What Does It Mean to Be An Entrepreneur?
If you’re a small business owner and you don’t subscribe to Inc. Magazine, stop reading this and go get yourself a subscription and then come back here!
OK, welcome back to the new subscribers, now we’ll all be on the same page. The reason I feel so strongly about Inc. Magazine is that I have found so many interesting ideas and articles in the past couple years that I have been reading it and I know Jack has been reading it a lot longer than I have. Jack calls it the small business bible!
A great example of an interesting article is one in the August 2007 issue by Thomas K. McCraw who profiles an economist named Joseph Schumpeter (1883 – 1950). Schumpeter, like many geniuses, was not fully appreciated in his time. In 1911, at the age of 28, he wrote a book called The Theory of Economic Development which crowned the entrepreneur as the source of all economic progress!
Here are a couple of key points of Schumpeter that McCraw highlights in the article that caught my attention:
1. Failure is a phase through which nearly all people must pass on the way to success. The ability to take a punch and then get up off the canvas to win the fight is one of the defining characteristics of entrepreneurs. This is what we often refer to as the school of “hard knocks” that most small business owners go through to learn how to be a CEO. Nothing is a better teacher than making mistakes.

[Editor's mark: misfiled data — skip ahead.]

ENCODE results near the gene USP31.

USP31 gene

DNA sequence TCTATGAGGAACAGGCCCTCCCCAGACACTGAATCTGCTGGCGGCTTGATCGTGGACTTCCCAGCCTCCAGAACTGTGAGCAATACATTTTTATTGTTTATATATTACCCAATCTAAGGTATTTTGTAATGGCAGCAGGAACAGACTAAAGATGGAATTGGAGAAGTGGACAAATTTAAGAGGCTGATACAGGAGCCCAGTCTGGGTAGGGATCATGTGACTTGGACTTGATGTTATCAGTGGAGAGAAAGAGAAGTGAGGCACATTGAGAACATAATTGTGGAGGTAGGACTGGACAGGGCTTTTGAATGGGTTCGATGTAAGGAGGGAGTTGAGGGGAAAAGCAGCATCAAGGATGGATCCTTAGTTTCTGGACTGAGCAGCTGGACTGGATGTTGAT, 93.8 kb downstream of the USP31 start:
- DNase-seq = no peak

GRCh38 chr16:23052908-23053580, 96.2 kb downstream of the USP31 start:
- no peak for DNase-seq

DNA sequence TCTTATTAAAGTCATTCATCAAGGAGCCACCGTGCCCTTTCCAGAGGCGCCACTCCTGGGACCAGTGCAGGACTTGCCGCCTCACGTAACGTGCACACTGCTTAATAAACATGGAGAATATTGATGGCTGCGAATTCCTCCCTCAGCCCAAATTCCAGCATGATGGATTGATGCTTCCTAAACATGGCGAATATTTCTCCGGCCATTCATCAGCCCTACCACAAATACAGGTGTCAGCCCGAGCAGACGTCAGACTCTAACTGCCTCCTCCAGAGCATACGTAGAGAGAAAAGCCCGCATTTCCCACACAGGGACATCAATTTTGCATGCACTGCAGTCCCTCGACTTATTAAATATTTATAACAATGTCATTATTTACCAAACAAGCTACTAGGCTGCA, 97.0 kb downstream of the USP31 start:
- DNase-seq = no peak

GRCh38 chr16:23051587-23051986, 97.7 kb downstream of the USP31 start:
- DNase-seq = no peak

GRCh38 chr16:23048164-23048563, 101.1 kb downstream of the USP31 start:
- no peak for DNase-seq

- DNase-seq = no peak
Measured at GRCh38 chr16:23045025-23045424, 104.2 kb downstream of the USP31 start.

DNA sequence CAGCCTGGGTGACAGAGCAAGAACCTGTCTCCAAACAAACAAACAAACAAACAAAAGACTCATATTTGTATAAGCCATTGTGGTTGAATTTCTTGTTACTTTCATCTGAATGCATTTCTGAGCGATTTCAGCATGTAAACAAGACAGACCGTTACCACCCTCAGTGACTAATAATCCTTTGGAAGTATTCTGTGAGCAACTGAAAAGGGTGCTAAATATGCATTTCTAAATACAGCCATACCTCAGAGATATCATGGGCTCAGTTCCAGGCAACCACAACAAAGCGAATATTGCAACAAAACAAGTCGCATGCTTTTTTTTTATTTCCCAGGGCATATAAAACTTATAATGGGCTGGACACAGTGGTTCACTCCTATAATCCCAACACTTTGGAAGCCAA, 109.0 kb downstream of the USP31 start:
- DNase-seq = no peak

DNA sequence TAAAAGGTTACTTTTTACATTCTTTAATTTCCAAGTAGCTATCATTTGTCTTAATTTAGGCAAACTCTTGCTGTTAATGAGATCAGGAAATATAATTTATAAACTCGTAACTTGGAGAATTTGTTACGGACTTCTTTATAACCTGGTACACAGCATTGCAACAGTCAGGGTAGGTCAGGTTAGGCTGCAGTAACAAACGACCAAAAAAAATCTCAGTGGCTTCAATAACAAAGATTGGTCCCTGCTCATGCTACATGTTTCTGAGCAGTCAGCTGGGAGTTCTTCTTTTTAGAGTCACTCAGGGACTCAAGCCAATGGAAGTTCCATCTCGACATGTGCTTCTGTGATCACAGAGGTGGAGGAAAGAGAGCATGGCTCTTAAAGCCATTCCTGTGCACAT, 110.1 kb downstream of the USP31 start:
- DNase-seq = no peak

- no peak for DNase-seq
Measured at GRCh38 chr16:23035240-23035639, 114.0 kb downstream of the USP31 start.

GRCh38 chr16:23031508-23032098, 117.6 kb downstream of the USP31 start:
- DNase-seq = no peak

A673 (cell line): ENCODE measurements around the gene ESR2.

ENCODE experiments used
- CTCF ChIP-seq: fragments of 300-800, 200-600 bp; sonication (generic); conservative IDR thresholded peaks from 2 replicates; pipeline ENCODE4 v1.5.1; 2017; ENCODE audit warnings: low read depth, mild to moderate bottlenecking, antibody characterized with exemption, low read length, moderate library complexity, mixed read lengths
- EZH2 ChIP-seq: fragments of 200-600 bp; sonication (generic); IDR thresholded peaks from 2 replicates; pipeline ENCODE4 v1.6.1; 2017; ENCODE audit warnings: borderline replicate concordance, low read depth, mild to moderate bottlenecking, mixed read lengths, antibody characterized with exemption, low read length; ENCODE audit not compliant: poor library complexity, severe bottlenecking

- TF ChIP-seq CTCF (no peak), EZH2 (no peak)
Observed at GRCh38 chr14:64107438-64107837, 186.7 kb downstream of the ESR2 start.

2. Schumpeter coined the phrase “creative destruction” to describe the incessant changes typical of capitalistic economies. This observation – that the same innovation that creates an opportunity for one business destroys another – became his signature insight. This is why you will rarely meet an entrepreneur who is comfortable in his or her current position. The moment you let up on the gas pedal and get comfortable will be the moment when your competition gains ground on you.
3. An outsider himself, Schumpeter believed that outsiders in general are better positioned to imagine big changes and new opportunities. Because of the tremendous obstacles entrepreneurs must overcome, Schumpeter held that successful innovation is “a feat not of intellect but of will.” This is what Jack and I lovingly refer to as “the grind” that typifies most successful small business owners.
4. A roster of leading entrepreneurs is like a hotel: “always full of people, but people who are forever changing.” What a fantastic visual!
If you are a small business owner who has not been a regular reader of Inc. Magazine, welcome aboard. I guarantee that you will find a handful of articles each month that resonate very well with you and that will inspire you to move your business forward.
I’ll leave you today with the challenge McCraw provides in his article, “Will you be the creator and developer of a new opportunity or one whose business is overtaken and destroyed by someone else, outworking you either at home or abroad?”